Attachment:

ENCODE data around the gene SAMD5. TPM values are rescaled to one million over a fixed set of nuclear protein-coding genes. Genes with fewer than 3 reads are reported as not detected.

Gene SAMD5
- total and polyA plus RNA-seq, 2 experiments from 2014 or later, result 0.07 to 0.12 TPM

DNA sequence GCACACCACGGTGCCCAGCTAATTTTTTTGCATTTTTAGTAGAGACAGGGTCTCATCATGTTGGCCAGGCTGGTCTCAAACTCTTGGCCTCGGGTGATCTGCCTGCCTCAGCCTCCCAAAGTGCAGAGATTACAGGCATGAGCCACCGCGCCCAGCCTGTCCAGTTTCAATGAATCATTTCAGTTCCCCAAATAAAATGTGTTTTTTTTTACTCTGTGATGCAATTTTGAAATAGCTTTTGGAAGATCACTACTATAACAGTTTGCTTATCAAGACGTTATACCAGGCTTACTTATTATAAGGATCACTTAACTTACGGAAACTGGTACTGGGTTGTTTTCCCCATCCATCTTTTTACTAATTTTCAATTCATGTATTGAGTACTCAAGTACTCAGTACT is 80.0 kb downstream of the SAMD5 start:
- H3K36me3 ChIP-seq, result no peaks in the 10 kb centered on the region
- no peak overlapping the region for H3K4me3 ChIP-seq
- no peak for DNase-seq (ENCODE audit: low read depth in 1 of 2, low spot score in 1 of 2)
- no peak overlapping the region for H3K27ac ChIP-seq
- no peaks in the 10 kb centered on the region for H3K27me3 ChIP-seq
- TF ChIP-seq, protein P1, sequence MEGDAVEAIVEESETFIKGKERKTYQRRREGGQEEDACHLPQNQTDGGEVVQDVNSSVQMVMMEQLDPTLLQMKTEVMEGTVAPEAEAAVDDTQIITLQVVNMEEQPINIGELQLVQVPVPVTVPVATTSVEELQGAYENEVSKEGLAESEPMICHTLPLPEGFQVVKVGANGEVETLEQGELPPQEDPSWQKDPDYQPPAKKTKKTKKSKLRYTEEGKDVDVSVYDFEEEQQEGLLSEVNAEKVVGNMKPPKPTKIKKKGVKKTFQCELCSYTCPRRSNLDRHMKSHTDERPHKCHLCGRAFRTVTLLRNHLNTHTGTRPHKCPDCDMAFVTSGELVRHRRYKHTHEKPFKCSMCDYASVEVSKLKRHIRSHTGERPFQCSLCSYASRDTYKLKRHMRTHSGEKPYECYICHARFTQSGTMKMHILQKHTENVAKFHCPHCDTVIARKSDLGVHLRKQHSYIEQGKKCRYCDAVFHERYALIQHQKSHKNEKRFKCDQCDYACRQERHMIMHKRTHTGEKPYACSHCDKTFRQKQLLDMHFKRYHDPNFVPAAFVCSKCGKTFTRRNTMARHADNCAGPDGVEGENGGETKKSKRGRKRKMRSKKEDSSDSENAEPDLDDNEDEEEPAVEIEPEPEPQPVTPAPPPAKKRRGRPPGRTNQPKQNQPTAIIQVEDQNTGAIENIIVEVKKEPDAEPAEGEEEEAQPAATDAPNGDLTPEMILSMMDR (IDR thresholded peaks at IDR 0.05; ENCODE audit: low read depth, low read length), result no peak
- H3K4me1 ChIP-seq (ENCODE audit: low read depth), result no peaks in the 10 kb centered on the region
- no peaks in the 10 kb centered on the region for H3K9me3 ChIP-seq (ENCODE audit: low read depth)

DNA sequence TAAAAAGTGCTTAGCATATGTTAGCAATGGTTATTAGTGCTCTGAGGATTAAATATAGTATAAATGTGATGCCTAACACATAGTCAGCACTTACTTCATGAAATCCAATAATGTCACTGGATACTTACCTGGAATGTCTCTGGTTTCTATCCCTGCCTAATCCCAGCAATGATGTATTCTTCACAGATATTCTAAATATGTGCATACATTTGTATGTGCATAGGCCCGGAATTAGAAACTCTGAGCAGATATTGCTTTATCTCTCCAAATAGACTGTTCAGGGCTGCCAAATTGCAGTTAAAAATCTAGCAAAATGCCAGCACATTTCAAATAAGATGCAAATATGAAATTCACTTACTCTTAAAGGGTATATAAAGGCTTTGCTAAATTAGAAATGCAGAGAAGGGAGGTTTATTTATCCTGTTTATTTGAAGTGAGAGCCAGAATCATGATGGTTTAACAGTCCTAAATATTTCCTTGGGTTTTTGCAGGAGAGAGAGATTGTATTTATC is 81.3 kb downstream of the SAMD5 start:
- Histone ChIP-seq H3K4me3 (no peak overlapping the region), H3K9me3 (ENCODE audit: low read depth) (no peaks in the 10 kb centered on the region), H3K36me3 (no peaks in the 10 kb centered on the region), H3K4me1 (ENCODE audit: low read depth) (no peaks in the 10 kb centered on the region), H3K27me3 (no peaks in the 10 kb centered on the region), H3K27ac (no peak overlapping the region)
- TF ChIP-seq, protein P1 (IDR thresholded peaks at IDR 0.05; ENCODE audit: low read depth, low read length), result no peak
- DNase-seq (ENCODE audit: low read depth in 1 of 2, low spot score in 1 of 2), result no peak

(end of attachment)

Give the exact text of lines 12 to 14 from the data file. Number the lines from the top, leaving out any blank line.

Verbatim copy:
- no peaks in the 10 kb centered on the region for H3K9me3 ChIP-seq (ENCODE audit: low read depth)

DNA sequence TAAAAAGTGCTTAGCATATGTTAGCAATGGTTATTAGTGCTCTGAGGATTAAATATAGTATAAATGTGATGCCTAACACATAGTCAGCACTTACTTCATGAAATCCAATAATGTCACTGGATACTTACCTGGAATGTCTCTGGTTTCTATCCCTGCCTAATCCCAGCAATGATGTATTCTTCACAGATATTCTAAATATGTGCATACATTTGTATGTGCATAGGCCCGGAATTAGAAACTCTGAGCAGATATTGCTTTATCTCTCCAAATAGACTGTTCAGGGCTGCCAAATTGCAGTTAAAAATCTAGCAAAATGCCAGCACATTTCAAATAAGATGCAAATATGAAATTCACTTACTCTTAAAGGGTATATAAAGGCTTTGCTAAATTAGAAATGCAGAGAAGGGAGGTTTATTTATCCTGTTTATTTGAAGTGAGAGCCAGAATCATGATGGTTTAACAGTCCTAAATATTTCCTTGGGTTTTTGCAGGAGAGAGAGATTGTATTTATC is 81.3 kb downstream of the SAMD5 start:
- Histone ChIP-seq H3K4me3 (no peak overlapping the region), H3K9me3 (ENCODE audit: low read depth) (no peaks in the 10 kb centered on the region), H3K36me3 (no peaks in the 10 kb centered on the region), H3K4me1 (ENCODE audit: low read depth) (no peaks in the 10 kb centered on the region), H3K27me3 (no peaks in the 10 kb centered on the region), H3K27ac (no peak overlapping the region)